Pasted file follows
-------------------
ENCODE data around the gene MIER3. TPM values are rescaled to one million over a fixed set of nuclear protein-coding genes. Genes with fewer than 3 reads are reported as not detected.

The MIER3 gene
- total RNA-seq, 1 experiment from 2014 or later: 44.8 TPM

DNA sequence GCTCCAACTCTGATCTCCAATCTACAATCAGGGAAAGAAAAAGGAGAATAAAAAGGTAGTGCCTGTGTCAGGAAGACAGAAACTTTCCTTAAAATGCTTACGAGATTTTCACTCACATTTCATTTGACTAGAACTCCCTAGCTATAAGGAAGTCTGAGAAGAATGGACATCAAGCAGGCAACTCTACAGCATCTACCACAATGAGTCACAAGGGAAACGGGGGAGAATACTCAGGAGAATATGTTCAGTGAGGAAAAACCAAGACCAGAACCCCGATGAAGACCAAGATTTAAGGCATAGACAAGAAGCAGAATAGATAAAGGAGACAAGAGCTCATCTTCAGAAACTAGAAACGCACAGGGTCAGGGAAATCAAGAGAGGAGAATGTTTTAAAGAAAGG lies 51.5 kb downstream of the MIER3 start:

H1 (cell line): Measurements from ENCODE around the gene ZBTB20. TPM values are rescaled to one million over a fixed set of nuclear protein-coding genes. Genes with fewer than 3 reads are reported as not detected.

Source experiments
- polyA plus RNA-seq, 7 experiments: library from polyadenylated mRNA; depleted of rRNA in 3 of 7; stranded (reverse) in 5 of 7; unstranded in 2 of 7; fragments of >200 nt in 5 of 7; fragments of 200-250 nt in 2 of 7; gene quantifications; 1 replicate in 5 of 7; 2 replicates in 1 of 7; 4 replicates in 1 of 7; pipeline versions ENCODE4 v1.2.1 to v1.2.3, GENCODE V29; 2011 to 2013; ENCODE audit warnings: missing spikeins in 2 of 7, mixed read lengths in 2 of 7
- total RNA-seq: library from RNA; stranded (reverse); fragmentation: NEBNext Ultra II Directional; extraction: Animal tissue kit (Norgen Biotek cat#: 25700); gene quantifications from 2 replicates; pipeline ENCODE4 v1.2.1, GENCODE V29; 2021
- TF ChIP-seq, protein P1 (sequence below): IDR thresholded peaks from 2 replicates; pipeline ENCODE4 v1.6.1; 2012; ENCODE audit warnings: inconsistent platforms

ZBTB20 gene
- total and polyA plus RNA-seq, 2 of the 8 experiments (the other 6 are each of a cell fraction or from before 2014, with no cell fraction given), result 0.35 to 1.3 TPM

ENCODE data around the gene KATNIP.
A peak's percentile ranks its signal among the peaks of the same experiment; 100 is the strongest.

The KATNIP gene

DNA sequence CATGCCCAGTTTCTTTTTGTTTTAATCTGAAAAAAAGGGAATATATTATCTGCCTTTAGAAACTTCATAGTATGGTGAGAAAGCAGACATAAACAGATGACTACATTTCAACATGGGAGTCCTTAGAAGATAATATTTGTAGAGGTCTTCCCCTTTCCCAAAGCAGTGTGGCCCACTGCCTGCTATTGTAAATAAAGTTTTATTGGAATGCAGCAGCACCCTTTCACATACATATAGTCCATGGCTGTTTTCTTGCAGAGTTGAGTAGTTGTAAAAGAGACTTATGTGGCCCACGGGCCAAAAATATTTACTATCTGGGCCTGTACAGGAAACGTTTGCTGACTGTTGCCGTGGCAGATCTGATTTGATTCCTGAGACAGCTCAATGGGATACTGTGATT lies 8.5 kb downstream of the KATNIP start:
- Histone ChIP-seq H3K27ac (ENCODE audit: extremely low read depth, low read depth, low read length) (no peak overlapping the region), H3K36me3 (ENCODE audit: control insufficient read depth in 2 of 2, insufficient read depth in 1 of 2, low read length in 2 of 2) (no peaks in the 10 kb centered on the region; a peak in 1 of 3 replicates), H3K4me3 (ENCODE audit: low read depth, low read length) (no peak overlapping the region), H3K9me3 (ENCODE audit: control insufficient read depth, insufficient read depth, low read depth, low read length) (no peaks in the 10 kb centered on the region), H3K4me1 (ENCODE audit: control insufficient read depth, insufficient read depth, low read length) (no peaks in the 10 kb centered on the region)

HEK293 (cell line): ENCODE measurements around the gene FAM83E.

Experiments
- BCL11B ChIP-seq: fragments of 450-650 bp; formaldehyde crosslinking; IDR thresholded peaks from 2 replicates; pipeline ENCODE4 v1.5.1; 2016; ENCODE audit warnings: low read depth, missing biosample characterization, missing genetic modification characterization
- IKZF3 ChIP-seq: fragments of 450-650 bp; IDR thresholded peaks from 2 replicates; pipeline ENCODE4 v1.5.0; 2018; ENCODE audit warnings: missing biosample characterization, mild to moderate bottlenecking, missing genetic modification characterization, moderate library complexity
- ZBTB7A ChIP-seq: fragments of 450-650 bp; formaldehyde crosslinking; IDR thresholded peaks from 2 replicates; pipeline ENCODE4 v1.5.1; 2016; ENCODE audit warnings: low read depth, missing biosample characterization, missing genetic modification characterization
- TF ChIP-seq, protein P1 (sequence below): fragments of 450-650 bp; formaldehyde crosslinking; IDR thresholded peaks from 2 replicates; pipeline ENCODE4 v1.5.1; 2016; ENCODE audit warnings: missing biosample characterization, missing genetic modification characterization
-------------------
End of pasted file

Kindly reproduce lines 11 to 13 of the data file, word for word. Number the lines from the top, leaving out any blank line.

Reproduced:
- total and polyA plus RNA-seq, 2 of the 8 experiments (the other 6 are each of a cell fraction or from before 2014, with no cell fraction given), result 0.35 to 1.3 TPM

ENCODE data around the gene KATNIP.
A peak's percentile ranks its signal among the peaks of the same experiment; 100 is the strongest.